Funding gap for women-led start-ups widening, says new report

The financing gap between men and women for government-backed Start Up Loans has widened by 78% since the Alison Rose Review was published in 2019 – an independent review of female entrepreneurship in the UK commissioned by the Treasury.

The new figures show the gap in the value of loans to male vs female entrepreneurs is now £13m wider compared to 2019, according to new research by personal finance comparison site

This is despite one of the key recommendations of the Rose Review being that funding to female entrepreneurs should increase. The report highlighted that up to £250bn of new value could be added to the UK economy if women started and scaled new businesses at the same rate as men.

Following the findings, the government announced an ambition to significantly increase the number of female entrepreneurs by 2030. However, analysis of data exclusively obtained from the British Business Bank found the value of Start Up Loans granted to female-led businesses in 2023 was £46.7m, while the value of loans to male-led firms was £76.6m, creating a gender disparity of £29.9m.

On paper, the value of loans granted to female entrepreneurs has increased since 2019, but it has not risen at the same rate as loans to men. The value of loans to male-led businesses increased by 44% in this period, rising from £53.3m to £76.6m, compared to an increase of just 28% for female-led businesses, rising from £36.5m to £46.7m.

As well as looking at total loan value, the analysis also reviewed the number of individual loans granted to men and women and found that only two in five Start Up Loans were granted to female-led businesses in 2023.

While the actual number of Start Up Loans granted to women has increased slightly, from 3,557 in 2019 to 3,850 in 2023, the percentage of loans granted to women has decreased from 43% in 2019 to 40% in 2023. This is despite the government’s target of boosting female entrepreneurship in the UK.

Olenka Kacperczyk, professor of strategy and entrepreneurship at the London Business School, said: “Investors and lenders systematically discount and overlook the potential of women founders to deliver returns. These biases persist even in carefully controlled experimental settings, as women founders receive less favourable evaluations and resource commitments than men when presenting the exact same start-up pitch and credentials.”

Over the same period, there has been a rise in women holding leadership positions at the UK’s largest companies. Some 42.6% of members on FTSE 100 boards were women in 2023, up from 32.4% in 2019.

This suggests that progress towards gender parity is being made among the big hitters in the UK, while funding for new businesses in the form of Start Up Loans is still lagging behind, despite the recommendations in the Rose Review.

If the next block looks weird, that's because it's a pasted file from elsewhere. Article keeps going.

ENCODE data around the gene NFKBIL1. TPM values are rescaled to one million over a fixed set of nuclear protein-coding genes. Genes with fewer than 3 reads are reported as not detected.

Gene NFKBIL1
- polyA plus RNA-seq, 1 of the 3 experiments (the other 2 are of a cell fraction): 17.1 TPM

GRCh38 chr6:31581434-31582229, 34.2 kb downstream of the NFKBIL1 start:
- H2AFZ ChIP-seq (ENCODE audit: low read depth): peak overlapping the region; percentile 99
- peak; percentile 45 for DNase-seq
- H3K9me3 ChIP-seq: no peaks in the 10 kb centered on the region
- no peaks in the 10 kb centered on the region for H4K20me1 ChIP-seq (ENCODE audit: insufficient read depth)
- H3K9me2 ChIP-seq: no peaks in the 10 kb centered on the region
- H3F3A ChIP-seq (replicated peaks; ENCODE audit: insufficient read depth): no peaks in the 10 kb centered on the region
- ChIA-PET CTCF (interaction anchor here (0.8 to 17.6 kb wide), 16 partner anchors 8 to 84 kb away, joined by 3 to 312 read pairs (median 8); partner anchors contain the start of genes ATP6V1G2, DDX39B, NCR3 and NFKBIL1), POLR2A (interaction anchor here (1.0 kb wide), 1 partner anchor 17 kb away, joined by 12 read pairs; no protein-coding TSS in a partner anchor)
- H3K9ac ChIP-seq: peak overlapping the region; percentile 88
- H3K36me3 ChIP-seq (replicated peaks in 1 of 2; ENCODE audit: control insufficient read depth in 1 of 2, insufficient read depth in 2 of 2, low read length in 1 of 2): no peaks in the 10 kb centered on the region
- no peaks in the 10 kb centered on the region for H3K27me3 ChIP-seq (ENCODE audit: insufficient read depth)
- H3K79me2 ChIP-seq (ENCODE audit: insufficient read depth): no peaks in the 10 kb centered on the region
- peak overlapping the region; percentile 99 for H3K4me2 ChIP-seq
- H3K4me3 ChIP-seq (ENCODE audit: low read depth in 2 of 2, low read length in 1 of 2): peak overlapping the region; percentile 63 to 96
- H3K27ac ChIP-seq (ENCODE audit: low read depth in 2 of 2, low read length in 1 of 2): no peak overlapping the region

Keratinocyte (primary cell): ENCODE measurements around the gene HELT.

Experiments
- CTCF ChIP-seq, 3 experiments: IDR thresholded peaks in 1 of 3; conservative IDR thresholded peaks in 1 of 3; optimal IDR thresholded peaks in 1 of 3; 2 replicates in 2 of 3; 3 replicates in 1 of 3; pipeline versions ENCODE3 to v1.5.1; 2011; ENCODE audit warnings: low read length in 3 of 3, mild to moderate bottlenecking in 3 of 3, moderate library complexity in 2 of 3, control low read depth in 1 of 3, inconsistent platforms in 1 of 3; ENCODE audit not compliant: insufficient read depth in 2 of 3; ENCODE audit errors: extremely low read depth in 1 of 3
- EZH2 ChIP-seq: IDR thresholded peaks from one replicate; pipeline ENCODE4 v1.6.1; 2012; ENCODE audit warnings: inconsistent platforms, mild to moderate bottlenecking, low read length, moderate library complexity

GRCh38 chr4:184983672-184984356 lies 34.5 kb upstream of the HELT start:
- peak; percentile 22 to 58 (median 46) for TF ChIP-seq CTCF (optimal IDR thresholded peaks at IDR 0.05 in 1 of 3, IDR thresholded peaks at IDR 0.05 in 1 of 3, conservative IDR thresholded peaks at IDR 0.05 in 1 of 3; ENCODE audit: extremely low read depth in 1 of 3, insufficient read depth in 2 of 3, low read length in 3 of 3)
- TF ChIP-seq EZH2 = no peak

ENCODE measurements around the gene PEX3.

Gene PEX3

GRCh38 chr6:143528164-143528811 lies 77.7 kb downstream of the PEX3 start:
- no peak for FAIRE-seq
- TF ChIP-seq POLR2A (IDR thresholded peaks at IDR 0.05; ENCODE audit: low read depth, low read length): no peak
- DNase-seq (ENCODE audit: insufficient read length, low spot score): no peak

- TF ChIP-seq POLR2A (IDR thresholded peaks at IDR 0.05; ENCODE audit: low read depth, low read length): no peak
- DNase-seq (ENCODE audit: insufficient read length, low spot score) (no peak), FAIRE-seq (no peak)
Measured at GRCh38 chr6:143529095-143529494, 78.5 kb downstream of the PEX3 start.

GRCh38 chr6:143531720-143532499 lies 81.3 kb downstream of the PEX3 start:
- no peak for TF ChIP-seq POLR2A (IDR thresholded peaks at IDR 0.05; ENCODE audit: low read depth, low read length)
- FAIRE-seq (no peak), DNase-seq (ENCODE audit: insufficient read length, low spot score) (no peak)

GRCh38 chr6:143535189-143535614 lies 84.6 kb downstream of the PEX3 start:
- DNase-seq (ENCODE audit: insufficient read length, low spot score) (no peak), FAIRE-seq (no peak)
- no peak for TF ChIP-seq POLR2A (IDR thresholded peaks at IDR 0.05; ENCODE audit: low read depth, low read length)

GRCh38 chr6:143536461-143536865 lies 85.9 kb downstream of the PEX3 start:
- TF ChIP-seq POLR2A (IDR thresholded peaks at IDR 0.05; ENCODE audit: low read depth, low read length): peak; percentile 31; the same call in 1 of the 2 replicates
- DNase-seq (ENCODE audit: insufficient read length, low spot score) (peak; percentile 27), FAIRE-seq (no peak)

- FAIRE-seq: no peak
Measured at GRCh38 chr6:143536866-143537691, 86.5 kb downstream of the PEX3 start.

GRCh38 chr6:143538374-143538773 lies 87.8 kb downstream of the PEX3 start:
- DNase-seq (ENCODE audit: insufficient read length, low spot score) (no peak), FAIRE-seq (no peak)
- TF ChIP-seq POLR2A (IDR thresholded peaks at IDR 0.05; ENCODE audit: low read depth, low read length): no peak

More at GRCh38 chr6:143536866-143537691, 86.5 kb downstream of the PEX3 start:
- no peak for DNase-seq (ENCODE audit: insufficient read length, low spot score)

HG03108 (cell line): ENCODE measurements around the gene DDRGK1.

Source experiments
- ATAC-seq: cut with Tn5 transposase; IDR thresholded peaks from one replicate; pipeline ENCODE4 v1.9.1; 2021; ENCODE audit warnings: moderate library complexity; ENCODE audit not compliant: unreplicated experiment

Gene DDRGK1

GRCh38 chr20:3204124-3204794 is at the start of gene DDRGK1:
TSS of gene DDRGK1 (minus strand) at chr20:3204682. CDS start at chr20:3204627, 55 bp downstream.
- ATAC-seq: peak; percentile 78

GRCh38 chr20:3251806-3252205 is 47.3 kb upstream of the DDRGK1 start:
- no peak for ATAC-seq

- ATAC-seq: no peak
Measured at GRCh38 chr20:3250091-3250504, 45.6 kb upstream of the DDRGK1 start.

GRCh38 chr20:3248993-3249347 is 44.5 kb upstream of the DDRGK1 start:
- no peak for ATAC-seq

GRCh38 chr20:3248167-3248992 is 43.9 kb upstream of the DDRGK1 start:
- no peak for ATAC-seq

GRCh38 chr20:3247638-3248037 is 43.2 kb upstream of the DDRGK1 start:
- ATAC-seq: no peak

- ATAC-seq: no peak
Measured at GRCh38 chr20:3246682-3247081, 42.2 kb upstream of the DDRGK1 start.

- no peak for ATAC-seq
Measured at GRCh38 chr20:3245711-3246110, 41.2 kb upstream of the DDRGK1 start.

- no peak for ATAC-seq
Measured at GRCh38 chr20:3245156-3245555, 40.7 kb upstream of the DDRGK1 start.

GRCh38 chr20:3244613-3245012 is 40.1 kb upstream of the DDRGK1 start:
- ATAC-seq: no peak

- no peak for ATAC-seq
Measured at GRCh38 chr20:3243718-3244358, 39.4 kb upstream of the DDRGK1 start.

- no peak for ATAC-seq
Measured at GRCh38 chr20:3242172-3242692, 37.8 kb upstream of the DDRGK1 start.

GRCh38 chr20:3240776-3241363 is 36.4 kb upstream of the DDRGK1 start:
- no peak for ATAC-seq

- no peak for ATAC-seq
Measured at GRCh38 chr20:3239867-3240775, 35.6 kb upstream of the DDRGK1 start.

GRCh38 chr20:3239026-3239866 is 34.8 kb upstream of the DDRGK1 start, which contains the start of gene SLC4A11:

However, British Business Bank has hit back at allegations of gender bias.

A British Business Bank spokesperson said: “Consistently over time, nationally around 40% of our Start Up Loans have gone to female founders – a significantly higher proportion than across the rest of the market for start-up financing. According to the latest available statistics (2022), 18% of smaller businesses with employees and 20% of smaller businesses without employees are female-led. By delivering 40% of our loans to women, we’re helping to address this imbalance. Our aim is to increase this still further to 50% over the coming years.

“This research does not give a full account of the positive impact of the Start Up Loans programme. The overall funding supported by the programme has greatly increased over the period stated and the proportion of funding going to female founders has remained at around 40%. Our funding for female founders increased from £36.5m in 2019 to £46.5m in 2023, the second highest year on record.”

Michelle Stevens, business loans expert at the personal finance comparison site, said: “Work is being done to improve representation at the highest level, as shown by the make-up of FTSE 100 boards, so why can’t the same be said for those wanting to launch or grow a small business in the UK?

“I’d like to see funding for female-led start-ups growing at the same rate as for male-led start-ups. SMEs are the backbone of the UK economy, making up 99.9% of private sector companies and contributing 53% of turnover. Therefore, real progress requires funding support for female founders early on in their entrepreneurship journey, so they can help shape the future business landscape.”